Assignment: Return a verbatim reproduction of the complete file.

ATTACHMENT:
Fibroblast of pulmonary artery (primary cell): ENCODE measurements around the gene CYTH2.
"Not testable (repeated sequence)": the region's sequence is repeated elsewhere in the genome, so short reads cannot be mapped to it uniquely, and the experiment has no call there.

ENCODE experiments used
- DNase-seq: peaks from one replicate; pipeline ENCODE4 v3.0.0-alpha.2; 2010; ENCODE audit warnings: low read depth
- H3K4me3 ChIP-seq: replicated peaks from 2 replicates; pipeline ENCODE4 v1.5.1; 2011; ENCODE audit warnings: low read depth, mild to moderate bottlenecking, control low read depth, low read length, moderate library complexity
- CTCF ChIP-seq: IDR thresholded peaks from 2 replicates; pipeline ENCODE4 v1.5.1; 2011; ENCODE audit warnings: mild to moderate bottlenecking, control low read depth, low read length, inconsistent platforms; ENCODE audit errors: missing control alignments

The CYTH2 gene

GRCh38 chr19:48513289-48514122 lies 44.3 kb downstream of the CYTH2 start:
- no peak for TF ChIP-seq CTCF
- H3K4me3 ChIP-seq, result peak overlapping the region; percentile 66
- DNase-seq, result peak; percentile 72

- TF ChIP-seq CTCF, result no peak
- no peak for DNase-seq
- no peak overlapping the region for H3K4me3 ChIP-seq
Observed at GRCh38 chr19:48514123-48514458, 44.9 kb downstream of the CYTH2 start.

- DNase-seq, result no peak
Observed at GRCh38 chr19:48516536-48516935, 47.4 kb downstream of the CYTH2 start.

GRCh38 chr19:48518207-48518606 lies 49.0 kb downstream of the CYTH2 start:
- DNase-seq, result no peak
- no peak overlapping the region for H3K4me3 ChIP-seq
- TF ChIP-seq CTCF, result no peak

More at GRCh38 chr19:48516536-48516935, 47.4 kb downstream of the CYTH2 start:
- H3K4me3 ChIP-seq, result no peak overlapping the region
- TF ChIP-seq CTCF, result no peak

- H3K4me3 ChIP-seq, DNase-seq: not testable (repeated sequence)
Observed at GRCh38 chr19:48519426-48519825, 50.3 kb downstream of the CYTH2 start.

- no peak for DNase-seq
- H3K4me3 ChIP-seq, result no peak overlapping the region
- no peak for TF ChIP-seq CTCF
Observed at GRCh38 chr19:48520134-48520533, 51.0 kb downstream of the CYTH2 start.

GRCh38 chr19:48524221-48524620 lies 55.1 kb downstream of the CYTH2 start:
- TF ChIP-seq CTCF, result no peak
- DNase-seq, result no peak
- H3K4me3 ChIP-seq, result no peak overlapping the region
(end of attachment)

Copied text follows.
Fibroblast of pulmonary artery (primary cell): ENCODE measurements around the gene CYTH2.
"Not testable (repeated sequence)": the region's sequence is repeated elsewhere in the genome, so short reads cannot be mapped to it uniquely, and the experiment has no call there.

ENCODE experiments used
- DNase-seq: peaks from one replicate; pipeline ENCODE4 v3.0.0-alpha.2; 2010; ENCODE audit warnings: low read depth
- H3K4me3 ChIP-seq: replicated peaks from 2 replicates; pipeline ENCODE4 v1.5.1; 2011; ENCODE audit warnings: low read depth, mild to moderate bottlenecking, control low read depth, low read length, moderate library complexity
- CTCF ChIP-seq: IDR thresholded peaks from 2 replicates; pipeline ENCODE4 v1.5.1; 2011; ENCODE audit warnings: mild to moderate bottlenecking, control low read depth, low read length, inconsistent platforms; ENCODE audit errors: missing control alignments

The CYTH2 gene

GRCh38 chr19:48513289-48514122 lies 44.3 kb downstream of the CYTH2 start:
- no peak for TF ChIP-seq CTCF
- H3K4me3 ChIP-seq, result peak overlapping the region; percentile 66
- DNase-seq, result peak; percentile 72

- TF ChIP-seq CTCF, result no peak
- no peak for DNase-seq
- no peak overlapping the region for H3K4me3 ChIP-seq
Observed at GRCh38 chr19:48514123-48514458, 44.9 kb downstream of the CYTH2 start.

- DNase-seq, result no peak
Observed at GRCh38 chr19:48516536-48516935, 47.4 kb downstream of the CYTH2 start.

GRCh38 chr19:48518207-48518606 lies 49.0 kb downstream of the CYTH2 start:
- DNase-seq, result no peak
- no peak overlapping the region for H3K4me3 ChIP-seq
- TF ChIP-seq CTCF, result no peak

More at GRCh38 chr19:48516536-48516935, 47.4 kb downstream of the CYTH2 start:
- H3K4me3 ChIP-seq, result no peak overlapping the region
- TF ChIP-seq CTCF, result no peak

- H3K4me3 ChIP-seq, DNase-seq: not testable (repeated sequence)
Observed at GRCh38 chr19:48519426-48519825, 50.3 kb downstream of the CYTH2 start.

- no peak for DNase-seq
- H3K4me3 ChIP-seq, result no peak overlapping the region
- no peak for TF ChIP-seq CTCF
Observed at GRCh38 chr19:48520134-48520533, 51.0 kb downstream of the CYTH2 start.

GRCh38 chr19:48524221-48524620 lies 55.1 kb downstream of the CYTH2 start:
- TF ChIP-seq CTCF, result no peak
- DNase-seq, result no peak
- H3K4me3 ChIP-seq, result no peak overlapping the region